Borden Golf Club
Ready Golf - Golf as it was meant to be...

Ready Golf - Golf as it was meant to be...

How to Play "Ready Golf"

We all know what Ready Golf means, don't we?

It means playing our shots when we're ready. Right? WRONG!

Ready Golf means THINKING AHEAD so that you're READY TO PLAY when it is YOUR TURN.

Our target is 4 hours for a foursome for 18 holes.

Ready Golf applies EVERYWHERE-- on the golf course; on the tees; on the fairways and on the greens. Golfers who are playing slowly are either talking and socialising, or taking too long to plan and execute their next golf shot.

"Your place on the golf course is directly behind the group in front of you…not directly in front of the group behind you!" Keep up with the group ahead of you!

If you have guests try to be quick and concise with your instructions on how to play each hole. Don't be a tour guide on the course.

On The Tee

Ready Golf, we often hear, means that the person who is ready at the tee, should hit first. That is simply not true. Ready Golf means that the player with the honors should be the First to hit. If the player with the honors isn't ready, then another golfer may hit first.

  • Hit when ready and safe. Use the Honor System but another player may play fist when appropriate.

  • Shorter hitters should hit first.

  • Tee-off as soon as the group ahead is clear.

  • Carry an extra ball in your pocket.

  • After hitting all your tee shots – get going – don’t spend time on the tee box chatting or practising.

On The Fairway

Golfers are typically at their worst AFTER they have hit their tee shots. How often do you see players watch other players hit first, and then start thinking about their own shot? How often do you see the cart drivers wait for their partners to hit before driving to their own balls? How many times do you see four golfers walk to the player's ball that is farthest from the hole, wait for that player to hit, then move down the fairway to the other balls, as if they were a caravan?

Ready Golf means that ALL golfers should go to their balls as soon as possible and get READY to play their shots. While waiting to hit, PLAYERS should SURVEY their shot, SELECT their clubs, and STAND at their balls READY to step up when it is their turn. That's Ready Golf!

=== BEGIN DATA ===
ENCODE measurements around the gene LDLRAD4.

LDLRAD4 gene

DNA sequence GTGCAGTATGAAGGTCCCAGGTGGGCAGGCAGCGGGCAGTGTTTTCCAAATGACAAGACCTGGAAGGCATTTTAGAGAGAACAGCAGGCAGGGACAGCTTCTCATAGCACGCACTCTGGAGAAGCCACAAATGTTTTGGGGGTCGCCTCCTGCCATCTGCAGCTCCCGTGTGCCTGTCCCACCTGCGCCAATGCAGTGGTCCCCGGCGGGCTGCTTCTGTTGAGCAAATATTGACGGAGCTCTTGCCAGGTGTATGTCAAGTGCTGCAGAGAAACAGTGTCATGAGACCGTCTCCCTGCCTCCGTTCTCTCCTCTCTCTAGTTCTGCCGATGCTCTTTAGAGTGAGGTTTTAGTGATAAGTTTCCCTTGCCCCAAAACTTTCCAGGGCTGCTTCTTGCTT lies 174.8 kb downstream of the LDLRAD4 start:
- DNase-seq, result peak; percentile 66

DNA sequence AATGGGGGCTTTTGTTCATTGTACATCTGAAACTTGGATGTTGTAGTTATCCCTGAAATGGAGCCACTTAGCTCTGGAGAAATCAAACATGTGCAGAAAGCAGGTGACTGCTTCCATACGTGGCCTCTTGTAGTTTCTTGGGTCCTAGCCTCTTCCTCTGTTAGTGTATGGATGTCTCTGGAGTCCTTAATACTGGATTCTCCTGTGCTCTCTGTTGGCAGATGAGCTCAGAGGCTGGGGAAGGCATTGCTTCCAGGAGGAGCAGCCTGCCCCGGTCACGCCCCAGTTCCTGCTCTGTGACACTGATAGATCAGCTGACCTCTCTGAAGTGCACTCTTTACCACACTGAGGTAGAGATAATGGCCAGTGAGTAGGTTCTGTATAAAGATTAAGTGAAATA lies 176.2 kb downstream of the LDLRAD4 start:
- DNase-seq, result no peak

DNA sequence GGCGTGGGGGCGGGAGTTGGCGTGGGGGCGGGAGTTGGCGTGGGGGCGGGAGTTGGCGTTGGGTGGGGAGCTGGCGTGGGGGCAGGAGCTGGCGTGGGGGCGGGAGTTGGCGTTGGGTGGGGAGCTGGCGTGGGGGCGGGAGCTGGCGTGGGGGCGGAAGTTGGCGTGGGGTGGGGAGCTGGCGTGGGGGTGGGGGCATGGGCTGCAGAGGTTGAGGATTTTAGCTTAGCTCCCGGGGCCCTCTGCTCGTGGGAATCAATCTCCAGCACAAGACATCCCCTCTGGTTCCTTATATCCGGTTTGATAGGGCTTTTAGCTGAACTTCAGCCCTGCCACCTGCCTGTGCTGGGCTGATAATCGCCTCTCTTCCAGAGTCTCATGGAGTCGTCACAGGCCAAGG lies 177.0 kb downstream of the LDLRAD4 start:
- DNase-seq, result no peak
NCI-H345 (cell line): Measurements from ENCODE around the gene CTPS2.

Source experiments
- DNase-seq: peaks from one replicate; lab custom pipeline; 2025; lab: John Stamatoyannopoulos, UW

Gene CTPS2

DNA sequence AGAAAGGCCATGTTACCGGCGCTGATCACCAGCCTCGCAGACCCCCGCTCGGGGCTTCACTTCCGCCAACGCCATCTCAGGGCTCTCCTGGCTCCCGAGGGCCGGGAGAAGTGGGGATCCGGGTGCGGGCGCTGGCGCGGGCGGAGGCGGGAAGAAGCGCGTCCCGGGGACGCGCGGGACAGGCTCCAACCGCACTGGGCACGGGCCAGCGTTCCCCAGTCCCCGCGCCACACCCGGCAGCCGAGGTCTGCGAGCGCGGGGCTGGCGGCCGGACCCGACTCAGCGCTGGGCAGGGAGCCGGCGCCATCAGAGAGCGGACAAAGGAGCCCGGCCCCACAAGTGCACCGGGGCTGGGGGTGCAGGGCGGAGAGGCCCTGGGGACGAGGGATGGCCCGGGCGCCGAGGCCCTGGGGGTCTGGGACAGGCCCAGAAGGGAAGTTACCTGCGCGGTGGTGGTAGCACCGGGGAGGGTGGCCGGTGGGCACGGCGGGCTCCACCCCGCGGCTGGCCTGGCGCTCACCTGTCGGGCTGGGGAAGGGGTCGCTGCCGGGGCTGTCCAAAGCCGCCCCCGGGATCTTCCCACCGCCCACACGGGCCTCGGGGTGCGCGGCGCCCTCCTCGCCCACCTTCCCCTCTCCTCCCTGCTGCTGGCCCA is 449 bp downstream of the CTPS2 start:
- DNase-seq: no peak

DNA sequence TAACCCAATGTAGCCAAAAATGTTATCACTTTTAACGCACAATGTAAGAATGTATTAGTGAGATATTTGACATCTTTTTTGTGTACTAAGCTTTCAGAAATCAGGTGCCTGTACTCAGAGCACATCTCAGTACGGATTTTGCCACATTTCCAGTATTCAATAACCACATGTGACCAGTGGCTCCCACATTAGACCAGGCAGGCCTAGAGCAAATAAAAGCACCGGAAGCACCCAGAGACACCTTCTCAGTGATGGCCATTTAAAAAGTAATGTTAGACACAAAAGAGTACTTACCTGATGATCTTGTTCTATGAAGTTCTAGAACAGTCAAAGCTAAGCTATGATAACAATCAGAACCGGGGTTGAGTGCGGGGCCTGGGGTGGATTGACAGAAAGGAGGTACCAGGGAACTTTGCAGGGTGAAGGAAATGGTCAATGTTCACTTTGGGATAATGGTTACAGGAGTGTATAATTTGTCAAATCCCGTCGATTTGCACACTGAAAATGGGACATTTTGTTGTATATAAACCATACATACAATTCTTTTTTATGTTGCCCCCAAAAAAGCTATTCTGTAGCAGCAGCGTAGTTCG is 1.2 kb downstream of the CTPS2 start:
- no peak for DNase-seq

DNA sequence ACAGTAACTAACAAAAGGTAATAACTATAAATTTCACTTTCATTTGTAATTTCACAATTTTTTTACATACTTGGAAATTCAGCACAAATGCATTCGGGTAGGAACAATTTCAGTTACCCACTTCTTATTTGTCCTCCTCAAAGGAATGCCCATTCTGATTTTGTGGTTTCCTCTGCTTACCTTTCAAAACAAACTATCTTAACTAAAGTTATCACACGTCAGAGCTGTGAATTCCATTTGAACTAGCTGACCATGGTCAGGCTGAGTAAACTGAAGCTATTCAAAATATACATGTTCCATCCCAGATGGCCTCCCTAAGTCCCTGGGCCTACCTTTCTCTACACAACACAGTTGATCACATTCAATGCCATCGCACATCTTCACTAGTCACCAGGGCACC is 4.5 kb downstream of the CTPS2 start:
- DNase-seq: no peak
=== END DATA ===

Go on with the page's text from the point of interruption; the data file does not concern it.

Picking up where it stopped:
Ready Golf particularly means that the CART DRIVERS should DROP OFF their partners, let partners CHOOSE their clubs (take extra ones if required), DRIVE to their own balls, and get READY to play. DRIVERS should NOT wait for their partners to hit the shot, and then drive to their own balls to make their shots.

All players should GO TO THEIR BALLS as soon as possible. The only time players should wait for other players is if the first player's ball is in front of the other players' balls in such a way that other players could be hit by the first player's shot. In particular, a CARAVAN of players should NEVER CONVERGE unless their balls are all in the same location. The only time players should stop in a group and wait for a player to hit is if the line of flight of that player's shot prevents the other players from going to their own balls.

Hint: Walk down the sides of the fairway to reach your ball, determine your club selection while waiting, then move towards the centre to your ball. You can usually get close to your ball and get ready to play the shot, while players behind you can still make their shots.

  • Hit when ready and safe. Use the honor system but another player may play first when appropriate.

  • Take appropriate clubs to your ball and hit without delay.

  • Watch the other player's shots.

  • Limit search for lost balls to three minutes.

  • When you've reached double par, pick up and place ball on green.

  • When driving a cart, drop your partner at his/her ball, and then continue to yours.

Helping To Find Lost Balls

It is important that everyone try to help out to find a lost ball in order to keep play moving. But players should do it AFTER hitting their shots, not BEFORE. How often do you see four players searching for a lost ball, while NONE of them are getting ready to hit?

Use common sense. The player who is closest to the pin and scheduled to hit last should be the first to help the player whose ball is lost, while the players who are farthest away from the pin should PLAY THEIR SHOTS FIRST. When the players farthest away have played their shots, they should resume looking for the lost ball, while the players who are closest should get ready to PLAY THEIR SHOTS. In this way, slow play is not compounded because of a lost ball. Maximum time for searching for a ball is 3 minutes.